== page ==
College of Engineering News Room

USF engineers awarded $2.5 million federal grant to expand harmful algal bloom research along Florida coasts


USF engineers are leading a team of scientists across the state in the development of a new, state-of-the-art system that allows water districts to better predict and manage harmful algal blooms. 

The $2.5 million grant from the U.S. Army Corps of Engineers allows USF to work with researchers from the University of Florida and the South Florida Water Management District to address harmful algae blooms in Lake Okeechobee, St. Lucie River and Caloosahatchee River watersheds. 

“Harmful algae blooms cause many negative environmental, health and economic effects throughout the state,” said principal investigator Mauricio Arias, assistant professor of civil and environmental engineering. “This three-year grant from the U.S. Army Corps of Engineers supports the development of new state-of-the-art water quality data and models to better predict and manage harmful algae blooms in this vitally important and environmentally sensitive ecosystem.”

Harmful algae blooms occur when rapid growth of algae leads to an accumulation of individual cells that discolor water and often develop floating mats that produce unpleasant odors and may negatively impact fish, birds and other wildlife.

The research team will take a multidisciplinary approach to fill any knowledge gaps by utilizing tools that model water resources and water quality, physical oceanography and will engage with end-users.

“The goals of this project are to generate actionable knowledge and develop a tool that will allow managers to better predict and manage harmful algae blooms in Lake Okeechobee and the St. Lucie and Caloosahatchee River watersheds,” said Wendy Graham, director of the University of Florida Water Institute.

“With collaborative interdisciplinary expertise and strategic actions that targets harmful algae blooms on multiple fronts, this team will advance the knowledge and tools surrounding these blooms, furthering a future of cleaner waters for the state of Florida,” said David Kaplan, director of the University of Florida Howard T. Odum Center for Wetlands and associate director of the University of Florida Center for Coastal Solutions.  

“Improving water quality and addressing harmful algal blooms remains a top priority for the South Florida Water Management District,” said Cassondra Armstrong, section administrator of the Coastal Ecosystems Section at the South Florida Water Management District. “The South Florida Water Management District continues to expedite long-term efforts that improve water quality, and we are taking action now to tackle algal blooms that impact people and the environment. The District continuously works with our federal, state, and local partners to improve water quality and we are thankful to the U.S. Army Corps of Engineers for this new grant which will enable us to have more data, which will in turn, help the agency implement additional solutions.” 

Other key personnel in the project include Detong Sun, from the South Florida Water Management District; UF researchers Maitane Olabarrieta, Elise Morrison, and Edward J. Phlips; Paloma Carton de Grammont, a research coordinator in the UF Water Institute; Lisa Krimsky, regional water resources extension agent with the UF Institute of Food and Agricultural Sciences (UF/IFAS) and Florida Sea Grant Program; and Qiong Zhang from USF.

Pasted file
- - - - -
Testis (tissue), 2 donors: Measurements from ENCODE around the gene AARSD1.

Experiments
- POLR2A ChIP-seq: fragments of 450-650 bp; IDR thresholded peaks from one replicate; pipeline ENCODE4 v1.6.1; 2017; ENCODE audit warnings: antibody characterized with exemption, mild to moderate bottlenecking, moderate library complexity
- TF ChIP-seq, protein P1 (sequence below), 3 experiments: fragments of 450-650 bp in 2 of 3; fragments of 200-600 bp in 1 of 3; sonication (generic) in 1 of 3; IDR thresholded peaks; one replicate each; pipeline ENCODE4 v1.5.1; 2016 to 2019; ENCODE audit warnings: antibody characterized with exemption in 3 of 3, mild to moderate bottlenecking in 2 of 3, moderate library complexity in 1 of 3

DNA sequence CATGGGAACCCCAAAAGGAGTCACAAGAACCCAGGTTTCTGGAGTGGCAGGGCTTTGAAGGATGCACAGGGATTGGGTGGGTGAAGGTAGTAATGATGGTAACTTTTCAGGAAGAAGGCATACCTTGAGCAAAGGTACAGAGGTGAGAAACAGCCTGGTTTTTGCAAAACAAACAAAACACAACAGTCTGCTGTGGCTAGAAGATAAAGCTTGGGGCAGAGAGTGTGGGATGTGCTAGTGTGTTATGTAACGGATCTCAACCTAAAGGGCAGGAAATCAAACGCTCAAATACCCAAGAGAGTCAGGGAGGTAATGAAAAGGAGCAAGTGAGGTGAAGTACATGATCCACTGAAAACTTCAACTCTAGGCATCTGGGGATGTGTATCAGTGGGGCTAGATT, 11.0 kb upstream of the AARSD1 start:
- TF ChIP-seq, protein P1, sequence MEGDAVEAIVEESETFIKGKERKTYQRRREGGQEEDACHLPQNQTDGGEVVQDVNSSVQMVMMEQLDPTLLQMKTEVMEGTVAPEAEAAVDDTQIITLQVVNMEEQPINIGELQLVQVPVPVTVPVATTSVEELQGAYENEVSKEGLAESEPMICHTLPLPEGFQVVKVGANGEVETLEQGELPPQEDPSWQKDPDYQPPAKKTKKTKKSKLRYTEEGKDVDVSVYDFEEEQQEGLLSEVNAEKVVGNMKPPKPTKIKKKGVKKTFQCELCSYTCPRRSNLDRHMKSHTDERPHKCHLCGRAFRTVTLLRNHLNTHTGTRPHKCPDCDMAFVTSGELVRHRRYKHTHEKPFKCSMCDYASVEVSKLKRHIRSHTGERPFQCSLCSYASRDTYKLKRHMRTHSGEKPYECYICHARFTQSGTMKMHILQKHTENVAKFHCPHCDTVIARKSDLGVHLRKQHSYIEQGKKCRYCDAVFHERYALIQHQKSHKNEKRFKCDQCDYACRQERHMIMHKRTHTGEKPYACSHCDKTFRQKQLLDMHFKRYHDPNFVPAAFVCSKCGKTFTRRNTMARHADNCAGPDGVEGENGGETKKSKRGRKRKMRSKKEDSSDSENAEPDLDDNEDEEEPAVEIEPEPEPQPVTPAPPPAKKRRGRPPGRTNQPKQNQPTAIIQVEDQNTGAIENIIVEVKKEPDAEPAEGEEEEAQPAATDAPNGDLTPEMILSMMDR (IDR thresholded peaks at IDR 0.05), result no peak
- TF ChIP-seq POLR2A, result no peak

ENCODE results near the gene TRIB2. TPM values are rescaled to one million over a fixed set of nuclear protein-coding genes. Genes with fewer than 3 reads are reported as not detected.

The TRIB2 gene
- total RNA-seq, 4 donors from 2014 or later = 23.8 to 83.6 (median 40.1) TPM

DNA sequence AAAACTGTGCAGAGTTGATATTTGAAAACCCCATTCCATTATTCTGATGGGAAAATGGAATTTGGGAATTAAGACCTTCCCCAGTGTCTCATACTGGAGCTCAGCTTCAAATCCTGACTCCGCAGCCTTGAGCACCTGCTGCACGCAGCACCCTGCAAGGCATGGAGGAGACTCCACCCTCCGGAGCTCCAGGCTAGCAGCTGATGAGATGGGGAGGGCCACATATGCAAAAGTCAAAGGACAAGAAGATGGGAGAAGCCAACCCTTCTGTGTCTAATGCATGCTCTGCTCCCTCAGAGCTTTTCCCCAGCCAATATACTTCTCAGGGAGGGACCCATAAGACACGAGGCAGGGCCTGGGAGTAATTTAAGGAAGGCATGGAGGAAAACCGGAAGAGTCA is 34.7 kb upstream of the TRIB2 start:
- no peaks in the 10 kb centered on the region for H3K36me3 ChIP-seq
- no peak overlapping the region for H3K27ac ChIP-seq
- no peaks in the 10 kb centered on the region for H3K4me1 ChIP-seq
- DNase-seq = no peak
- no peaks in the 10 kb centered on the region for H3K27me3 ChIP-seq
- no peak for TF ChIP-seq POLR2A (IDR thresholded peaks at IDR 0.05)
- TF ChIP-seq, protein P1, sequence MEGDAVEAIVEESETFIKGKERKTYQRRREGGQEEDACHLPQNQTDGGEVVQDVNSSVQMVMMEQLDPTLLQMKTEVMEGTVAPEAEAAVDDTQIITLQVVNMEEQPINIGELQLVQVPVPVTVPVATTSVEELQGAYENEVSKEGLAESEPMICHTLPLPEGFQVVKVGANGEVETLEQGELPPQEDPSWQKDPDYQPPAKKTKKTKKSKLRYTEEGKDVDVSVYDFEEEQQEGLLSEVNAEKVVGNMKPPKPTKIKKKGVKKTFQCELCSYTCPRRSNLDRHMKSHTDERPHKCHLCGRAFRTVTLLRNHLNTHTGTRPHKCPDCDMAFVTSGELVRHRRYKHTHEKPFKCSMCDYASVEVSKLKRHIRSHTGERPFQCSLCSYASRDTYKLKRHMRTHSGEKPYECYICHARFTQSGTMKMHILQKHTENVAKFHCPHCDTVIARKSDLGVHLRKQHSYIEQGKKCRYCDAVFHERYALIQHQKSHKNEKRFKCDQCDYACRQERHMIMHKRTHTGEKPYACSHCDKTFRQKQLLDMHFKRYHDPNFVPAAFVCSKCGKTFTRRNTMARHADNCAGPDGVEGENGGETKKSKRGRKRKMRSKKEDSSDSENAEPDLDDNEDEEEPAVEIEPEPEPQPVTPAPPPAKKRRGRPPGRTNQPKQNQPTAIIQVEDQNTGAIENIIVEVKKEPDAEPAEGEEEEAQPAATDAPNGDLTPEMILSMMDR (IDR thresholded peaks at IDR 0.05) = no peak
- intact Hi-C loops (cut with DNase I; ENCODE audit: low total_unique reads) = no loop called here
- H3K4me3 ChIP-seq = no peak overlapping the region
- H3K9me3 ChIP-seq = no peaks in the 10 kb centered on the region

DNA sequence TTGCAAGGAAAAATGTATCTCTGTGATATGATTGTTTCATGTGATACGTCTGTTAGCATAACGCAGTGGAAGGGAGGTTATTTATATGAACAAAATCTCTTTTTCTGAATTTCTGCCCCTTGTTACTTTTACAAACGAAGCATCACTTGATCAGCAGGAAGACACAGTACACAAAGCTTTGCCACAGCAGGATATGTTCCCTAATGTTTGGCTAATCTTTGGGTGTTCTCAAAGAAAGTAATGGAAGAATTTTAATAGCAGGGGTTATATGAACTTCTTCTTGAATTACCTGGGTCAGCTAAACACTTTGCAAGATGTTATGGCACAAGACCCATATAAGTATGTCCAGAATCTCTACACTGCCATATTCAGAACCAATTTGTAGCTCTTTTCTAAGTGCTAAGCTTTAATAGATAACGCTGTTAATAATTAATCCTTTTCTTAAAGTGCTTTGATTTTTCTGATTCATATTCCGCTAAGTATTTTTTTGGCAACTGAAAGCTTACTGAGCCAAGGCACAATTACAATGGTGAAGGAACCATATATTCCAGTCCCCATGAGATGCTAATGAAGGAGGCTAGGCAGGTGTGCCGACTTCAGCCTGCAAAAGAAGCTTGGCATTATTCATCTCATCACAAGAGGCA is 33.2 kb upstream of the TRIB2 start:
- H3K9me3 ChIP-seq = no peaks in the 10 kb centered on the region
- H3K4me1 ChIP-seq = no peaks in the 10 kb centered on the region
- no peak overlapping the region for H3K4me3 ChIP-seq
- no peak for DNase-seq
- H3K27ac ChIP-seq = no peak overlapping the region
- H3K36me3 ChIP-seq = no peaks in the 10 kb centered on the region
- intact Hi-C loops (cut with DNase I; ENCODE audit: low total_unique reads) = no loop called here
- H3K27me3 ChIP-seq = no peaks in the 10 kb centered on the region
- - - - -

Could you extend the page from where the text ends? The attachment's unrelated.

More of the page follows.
The University of South Florida (USF) is located in Tampa and serves more than 47,000 students, 40% of which are from minority groups. USF is designated as one of the three “preeminent universities” among the twelve universities in the State University System of Florida. USF is one of 49 public universities in the US that is classified as “Highest Research Activity” and “Community Engaged” according to the Carnegie Classification.

The University of Florida (UF) is an American public land-grant, sea-grant, and space-grant research university in Gainesville, Florida. It is one of the most comprehensive and academically diverse universities in the nation, with an enrollment of over 56,000 students annually. UF is home to 16 colleges, more than 200 research centers and institutes, and offers nearly 300 graduate degree programs. Included is the University of Florida Water Institute, which addresses complex water issues through innovative interdisciplinary research, education, and public outreach programs; the University of Florida Institute of Food and Agricultural Sciences (UF/IFAS), which develops knowledge relevant to agricultural, human and natural resources and makes that knowledge available to sustain and enhance the quality of human life; and the UF Center for Coastal Solutions, whose mission is to predict and prevent environmental, health and economic impacts to coastal communities through coordinated collaboration and cutting edge technology.   

The South Florida Water Management District is a regional governmental agency that manages the water resources in the southern part of the state. It is the oldest and largest of the state's five water management districts. The District is responsible for the largest environmental restoration effort in the world: Restoring America’s Everglades. The District’s mission is to safeguard and restore South Florida's water resources and ecosystems, protect our communities from flooding, and meet the region's water needs while connecting with the public and end-users.